Welcome back to this special series, where I teach you how to learn French using love songs in French! Today, I have a beautiful, quite melancholic song for you to discover.
Love changes. A couple is not the same after a lifetime together. Jacques Brel explains that very well when he writes the beautiful, beautiful La Chanson des Vieux Amants (= Song of the Old Lovers.)
Let’s use this song to learn more about romantic French. Perhaps you can practice saying these lyrics to your significant other?
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1) First verse: Storms in an old relationship
Bien sûr nous eûmes des orages = Of course we did have some storms
Vingt ans d’amour c’est l’amour fol = Twenty years of love is crazy love
Mille fois tu pris ton bagage = You took your luggage a thousand times
Mille fois je pris mon envol = A thousand times, I took flight
This first half of the first chorus is already romantic, yet lucid. Just like the song as a whole.
It uses le passé simple, a formal tense that’s used mostly in written French. For instance:
Nous eûmes (with la liaison) = we had.
But we would never use it in spoken French… except as poetry (or, in this case, song lyrics)!
This is a song by Belgian singer-songwriter Jacques Brel. He’s a cultural landmark of the fifties and sixties. He made a lot of famous songs, such as Ne me quitte pas (which was covered by Nina Simone, among others) or Amsterdam (with a version by David Bowie).
Can you hear his accent? Part of it is that he rolls his “R” a lot.
The verse continues:
Et chaque meuble se souvient = And each piece of furniture remembers
Dans cette chambre sans berceau = In this bedroom with no crib
Des éclats des vieilles tempêtes = The burst of ancient storms
This song is called Chanson des Vieux Amants (= Song of the Old Lovers), not the love song of parents or the married couple. We only know they lived a life together, without having children (hence the “room with no crib.”)
It’s not an autobiographical song! Jacques Brel was married and he had children… and he also had numerous affairs, maybe even with his wife’s blessing.
Notes on vocabulary:
Un bagage = a piece of luggage, like a bag or a suitcase.
Fol = poetic synonym for the usual fou = crazy, masculine singular.
2) Chorus: Romantic French for burning love
The chorus is pure romantic French. You can use it with your significant other, even after twenty years living together!
Mais mon amour = But oh, my love
Mon doux, mon tendre, mon merveilleux amour = My sweet, my tender, my wonderful love
De l’aube claire jusqu’à la fin du jour = From clear morning to evening
Je t’aime encore, tu sais, je t’aime = I still love you, you know, I love you
3) Third verse: Mature happiness against time
Let’s skip the second verse for a moment, we’ll come back to it later.
The third verse goes:
Et plus le temps nous fait cortège = And the more time passes
Et plus le temps nous fait tourment = The more time hurts
Mais n’est-ce pas le pire pièges, que vivre en paix pour des amants ? = But isn’t living in peace the most insidious trap, for lovers?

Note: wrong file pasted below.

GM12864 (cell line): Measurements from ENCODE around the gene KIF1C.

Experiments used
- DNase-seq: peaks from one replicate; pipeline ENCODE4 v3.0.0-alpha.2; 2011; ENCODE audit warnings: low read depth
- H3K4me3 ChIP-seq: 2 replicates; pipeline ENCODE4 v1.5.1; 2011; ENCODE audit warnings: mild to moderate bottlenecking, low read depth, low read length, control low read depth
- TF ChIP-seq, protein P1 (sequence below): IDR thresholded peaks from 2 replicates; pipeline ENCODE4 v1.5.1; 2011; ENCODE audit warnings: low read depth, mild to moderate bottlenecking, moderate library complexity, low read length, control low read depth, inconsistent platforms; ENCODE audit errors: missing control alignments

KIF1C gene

This is difficult French.
Un cortège is a procession, a parade. So Le temps nous fait cortège roughly means “time makes a procession around us.”
It’s very unusual grammar. I can’t say it’s even “correct” French! But it’s good poetry, and we understand that it means “the more time passes.”
The final lines of the song cover the declining desire and the loss of youthful optimism. It’s a different kind of happiness – but it’s still love.
Bien sûr tu pleures un peu moins tôt = Of course, you cry a little less early
Je me déchire un peu plus tard = I come apart a little later
Nous protégeons moins nos mystères = We’re less protective of our mysteries
On laisse moins faire le hasard = We leave less things to chance
On se méfie du fil de l’eau = We don’t trust the flow of water
Mais c’est toujours la tendre guerre = But it’s still a tender war
This description of mature, life-hardened happiness ties the song together. The last line even makes a nice loop to the very first line of the song. Remember?
Bien sûr nous eûmes des orages… = of course we had some storms [first line]
…mais c’est toujours la tendre guerre. = But it’s still a tender war. [last line]
But actually, Brel hides the song’s real conclusion in the second verse.
4) Second verse: Most poetic quote and hidden conclusion
The verse starts by saying that they know each other very well now.
Moi, je sais tous tes sortilèges = I know all your spells
Tu sais tous mes envoûtements = You know all my charms
Tu m’as gardé de pièges en pièges = You kept me from traps upon traps
Je t’ai perdue de temps en temps = I lost you from time to time
They had some affairs, but that didn’t matter in the long run:
Bien sûr tu pris quelques amants = Of course you took some lovers
Il fallait bien passer le temps = Everyone needs a way to pass the time
Il faut bien que le corps exulte = The body needs to exalt
Finalement, finalement = Finally, finally
Il nous fallut bien du talent = It took us a lot of talent
Pour être vieux sans être adultes = To become old, without turning into adults
And here’s our last quote for this beautiful love song!
Il nous fallut bien du talent pour être vieux sans être adultes. = It took us a lot of talent to be old without turning into adults.
Can you try saying it? Your turn now!
I love Jacques Brel, and I love love songs in French. That’s why I also made some other lessons, so you can learn French with famous French love songs!
À tout de suite.
I’ll see you in the next video!
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